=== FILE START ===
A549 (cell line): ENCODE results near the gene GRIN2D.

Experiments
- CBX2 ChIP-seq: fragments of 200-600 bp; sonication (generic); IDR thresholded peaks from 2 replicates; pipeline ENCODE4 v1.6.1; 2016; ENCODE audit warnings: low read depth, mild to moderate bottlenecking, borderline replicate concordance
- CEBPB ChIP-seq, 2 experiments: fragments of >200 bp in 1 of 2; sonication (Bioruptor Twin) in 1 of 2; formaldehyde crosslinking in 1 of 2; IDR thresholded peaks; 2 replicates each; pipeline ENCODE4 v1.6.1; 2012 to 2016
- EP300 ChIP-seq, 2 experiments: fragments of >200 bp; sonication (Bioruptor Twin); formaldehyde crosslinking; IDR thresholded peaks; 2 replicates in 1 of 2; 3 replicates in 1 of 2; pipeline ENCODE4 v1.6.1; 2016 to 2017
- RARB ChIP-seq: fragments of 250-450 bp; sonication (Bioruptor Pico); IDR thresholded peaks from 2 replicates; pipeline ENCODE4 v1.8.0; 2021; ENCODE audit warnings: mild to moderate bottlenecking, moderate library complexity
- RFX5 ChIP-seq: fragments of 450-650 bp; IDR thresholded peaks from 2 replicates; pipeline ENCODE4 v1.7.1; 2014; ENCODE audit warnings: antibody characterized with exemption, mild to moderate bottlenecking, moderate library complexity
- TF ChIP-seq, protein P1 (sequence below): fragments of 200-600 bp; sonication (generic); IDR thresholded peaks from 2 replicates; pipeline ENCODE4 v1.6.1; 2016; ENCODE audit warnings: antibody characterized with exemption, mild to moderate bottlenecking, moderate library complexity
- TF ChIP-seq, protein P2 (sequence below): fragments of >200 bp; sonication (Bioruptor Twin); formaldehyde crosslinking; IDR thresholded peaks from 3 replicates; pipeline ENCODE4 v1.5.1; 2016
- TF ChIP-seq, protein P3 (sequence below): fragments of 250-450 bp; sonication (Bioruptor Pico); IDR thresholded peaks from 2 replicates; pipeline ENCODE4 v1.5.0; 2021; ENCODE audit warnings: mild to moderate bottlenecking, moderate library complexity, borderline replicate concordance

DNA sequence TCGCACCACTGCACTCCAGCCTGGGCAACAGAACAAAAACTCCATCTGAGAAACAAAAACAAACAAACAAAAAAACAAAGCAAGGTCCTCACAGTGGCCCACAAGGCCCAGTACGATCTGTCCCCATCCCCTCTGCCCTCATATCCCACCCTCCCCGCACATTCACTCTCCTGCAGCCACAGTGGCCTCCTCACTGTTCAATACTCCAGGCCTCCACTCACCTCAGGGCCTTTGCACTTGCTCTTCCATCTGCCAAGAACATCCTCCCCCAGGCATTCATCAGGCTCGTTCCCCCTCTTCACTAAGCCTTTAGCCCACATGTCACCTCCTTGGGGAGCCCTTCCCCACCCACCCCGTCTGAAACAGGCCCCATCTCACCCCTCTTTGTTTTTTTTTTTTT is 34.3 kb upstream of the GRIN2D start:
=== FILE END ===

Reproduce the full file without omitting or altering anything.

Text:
A549 (cell line): ENCODE results near the gene GRIN2D.

Experiments
- CBX2 ChIP-seq: fragments of 200-600 bp; sonication (generic); IDR thresholded peaks from 2 replicates; pipeline ENCODE4 v1.6.1; 2016; ENCODE audit warnings: low read depth, mild to moderate bottlenecking, borderline replicate concordance
- CEBPB ChIP-seq, 2 experiments: fragments of >200 bp in 1 of 2; sonication (Bioruptor Twin) in 1 of 2; formaldehyde crosslinking in 1 of 2; IDR thresholded peaks; 2 replicates each; pipeline ENCODE4 v1.6.1; 2012 to 2016
- EP300 ChIP-seq, 2 experiments: fragments of >200 bp; sonication (Bioruptor Twin); formaldehyde crosslinking; IDR thresholded peaks; 2 replicates in 1 of 2; 3 replicates in 1 of 2; pipeline ENCODE4 v1.6.1; 2016 to 2017
- RARB ChIP-seq: fragments of 250-450 bp; sonication (Bioruptor Pico); IDR thresholded peaks from 2 replicates; pipeline ENCODE4 v1.8.0; 2021; ENCODE audit warnings: mild to moderate bottlenecking, moderate library complexity
- RFX5 ChIP-seq: fragments of 450-650 bp; IDR thresholded peaks from 2 replicates; pipeline ENCODE4 v1.7.1; 2014; ENCODE audit warnings: antibody characterized with exemption, mild to moderate bottlenecking, moderate library complexity
- TF ChIP-seq, protein P1 (sequence below): fragments of 200-600 bp; sonication (generic); IDR thresholded peaks from 2 replicates; pipeline ENCODE4 v1.6.1; 2016; ENCODE audit warnings: antibody characterized with exemption, mild to moderate bottlenecking, moderate library complexity
- TF ChIP-seq, protein P2 (sequence below): fragments of >200 bp; sonication (Bioruptor Twin); formaldehyde crosslinking; IDR thresholded peaks from 3 replicates; pipeline ENCODE4 v1.5.1; 2016
- TF ChIP-seq, protein P3 (sequence below): fragments of 250-450 bp; sonication (Bioruptor Pico); IDR thresholded peaks from 2 replicates; pipeline ENCODE4 v1.5.0; 2021; ENCODE audit warnings: mild to moderate bottlenecking, moderate library complexity, borderline replicate concordance

DNA sequence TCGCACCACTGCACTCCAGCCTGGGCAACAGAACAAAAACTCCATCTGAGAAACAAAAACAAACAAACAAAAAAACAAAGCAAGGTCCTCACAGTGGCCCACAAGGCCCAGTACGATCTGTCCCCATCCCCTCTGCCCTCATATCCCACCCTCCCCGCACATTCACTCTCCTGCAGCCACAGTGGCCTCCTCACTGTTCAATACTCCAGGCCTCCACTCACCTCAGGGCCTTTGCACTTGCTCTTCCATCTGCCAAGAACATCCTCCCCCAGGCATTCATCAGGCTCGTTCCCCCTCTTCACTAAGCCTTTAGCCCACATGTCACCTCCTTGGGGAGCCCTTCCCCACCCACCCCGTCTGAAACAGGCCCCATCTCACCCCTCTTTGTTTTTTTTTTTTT is 34.3 kb upstream of the GRIN2D start: